Buy the World a Coke

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The 1960s and early 1970s was a rough time in the United States – 1968 alone gave us the assassinations of Martin Luther King, Jr. and Bobby Kennedy and riots at the Democratic National Convention in Chicago. Vietnam War protests were occurring on college campuses across the country – 1970 brought the Kent State University shootings.

Out of this mayhem rose Bill Backer (born June 9, 1926 – died May 13, 2016). In 1971, his flight to London was forced to land in Ireland thanks to fog at his destination airport. “The next morning, Mr. Backer was stunned to see the diverse group of passengers who had been angry the night before cheerfully conversing in the coffee shop… ‘People from all over the world, forced by circumstance, were having a Coke – or a cup of coffee or tea – together.’” (Roberts, 2016). Bill Backer was the adman who brought us this commercial, introduced to a new generation in the final episode of Madmen.

Video Link : 1614

In this one-minute commercial – music video, really – Backer tells us that while we all may be different in so many ways, by sharing a Coke, we are all part of a single ingroup. During such a fractious time period, what a wonderful message: Hey everyone, let’s just have a Coke and sing as one – if only just for a minute.

In 2016, on the eve of a U.S. presidential election, with the country feeling as divided as ever, I would love to see someone, including an advertiser, step forward and offer a unifying message. I tell my students that what would bring about world peace is being attacked by aliens from outer space (one heck of a superordinate goal), but I much prefer the ingroupiness invoked by a serene image of all of us on a hilltop, singing together with a Coke in hand.  

For a quick classroom demonstration, show the video to your students. Ask students in pairs, small groups, or as a class, to posit some possible ingroups for the people on the hilltop before they gathered there (e.g., culture, country of origin), and then identify the dominant ingroup conveyed by the commercial (e.g., Coke drinkers). Conclude the exercise by saying, “And if you’re drinking a Coke, you’re part of that ingroup.”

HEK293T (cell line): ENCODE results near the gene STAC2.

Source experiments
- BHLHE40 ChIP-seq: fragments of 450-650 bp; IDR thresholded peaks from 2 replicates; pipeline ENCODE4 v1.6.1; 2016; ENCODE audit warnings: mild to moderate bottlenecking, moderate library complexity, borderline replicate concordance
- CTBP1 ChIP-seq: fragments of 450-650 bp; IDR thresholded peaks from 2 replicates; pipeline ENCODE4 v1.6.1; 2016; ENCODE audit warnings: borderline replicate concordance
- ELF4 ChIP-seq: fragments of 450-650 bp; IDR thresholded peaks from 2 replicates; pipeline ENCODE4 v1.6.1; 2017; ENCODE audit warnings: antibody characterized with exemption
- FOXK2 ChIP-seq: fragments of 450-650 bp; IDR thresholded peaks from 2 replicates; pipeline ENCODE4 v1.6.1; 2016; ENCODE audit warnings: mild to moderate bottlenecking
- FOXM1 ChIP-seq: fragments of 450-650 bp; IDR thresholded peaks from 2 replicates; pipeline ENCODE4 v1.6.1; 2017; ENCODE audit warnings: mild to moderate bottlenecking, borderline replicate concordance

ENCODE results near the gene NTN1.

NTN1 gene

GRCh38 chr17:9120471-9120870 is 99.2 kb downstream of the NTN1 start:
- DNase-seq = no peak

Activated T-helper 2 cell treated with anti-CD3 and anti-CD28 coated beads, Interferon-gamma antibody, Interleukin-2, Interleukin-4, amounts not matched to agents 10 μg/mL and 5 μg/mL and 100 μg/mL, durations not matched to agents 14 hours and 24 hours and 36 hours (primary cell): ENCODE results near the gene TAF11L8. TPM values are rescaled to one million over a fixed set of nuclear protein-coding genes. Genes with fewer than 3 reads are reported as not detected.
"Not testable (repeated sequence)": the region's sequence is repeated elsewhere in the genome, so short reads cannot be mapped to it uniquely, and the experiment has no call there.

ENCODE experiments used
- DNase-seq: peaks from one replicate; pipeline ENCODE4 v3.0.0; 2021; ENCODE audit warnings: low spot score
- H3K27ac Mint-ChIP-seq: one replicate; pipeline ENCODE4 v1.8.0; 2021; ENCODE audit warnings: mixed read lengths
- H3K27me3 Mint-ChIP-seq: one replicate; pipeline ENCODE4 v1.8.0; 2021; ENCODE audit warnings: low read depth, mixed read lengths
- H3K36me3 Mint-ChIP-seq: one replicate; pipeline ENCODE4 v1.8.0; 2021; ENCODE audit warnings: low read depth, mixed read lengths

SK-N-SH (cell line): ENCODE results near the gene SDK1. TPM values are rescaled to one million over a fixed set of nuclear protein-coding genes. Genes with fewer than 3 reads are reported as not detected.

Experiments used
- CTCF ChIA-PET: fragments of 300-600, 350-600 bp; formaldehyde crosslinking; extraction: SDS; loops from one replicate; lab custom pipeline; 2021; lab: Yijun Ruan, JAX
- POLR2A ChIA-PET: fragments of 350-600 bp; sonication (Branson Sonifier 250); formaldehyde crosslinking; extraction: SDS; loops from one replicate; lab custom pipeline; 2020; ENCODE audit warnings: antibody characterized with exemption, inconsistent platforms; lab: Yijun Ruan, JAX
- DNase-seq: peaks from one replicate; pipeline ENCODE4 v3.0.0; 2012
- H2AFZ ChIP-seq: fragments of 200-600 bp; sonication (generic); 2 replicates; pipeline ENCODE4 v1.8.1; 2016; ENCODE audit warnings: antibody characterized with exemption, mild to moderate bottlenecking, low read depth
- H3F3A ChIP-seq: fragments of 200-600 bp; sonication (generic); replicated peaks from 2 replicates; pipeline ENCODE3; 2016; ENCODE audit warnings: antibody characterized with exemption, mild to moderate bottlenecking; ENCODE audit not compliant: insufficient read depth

Bonus tip: If you do buy the world a Coke, you'll probably feel happier -- "Doing good... makes us feel good" (Myers, 2014).

Myers, D. G., & DeWall, C. N. (2014). Psychology in everyday life (3rd ed.). New York, NY: Worth.

Roberts, S. (2016, May 16). Bill Backer, who taught the world (and Don Draper) to sing, dies at 89. Retrieved from

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About the Author
Sue Frantz has taught psychology since 1992. She has served on several APA boards and committees, and was proud to serve the members of the Society for the Teaching of Psychology as their 2018 president. In 2013, she was the inaugural recipient of the APA award for Excellence in the Scholarship of Teaching and Learning at a Two-Year College or Campus. She received in 2016 the highest award for the teaching of psychology--the Charles L. Brewer Distinguished Teaching of Psychology Award. She presents nationally and internationally on the topics of educational technology and the pedagogy of psychology. She is co-author with Doug Bernstein and Steve Chew of Teaching Psychology: A Step-by-Step Guide, 3rd ed. and is co-author with Charles Stangor on Introduction to Psychology, 4.0.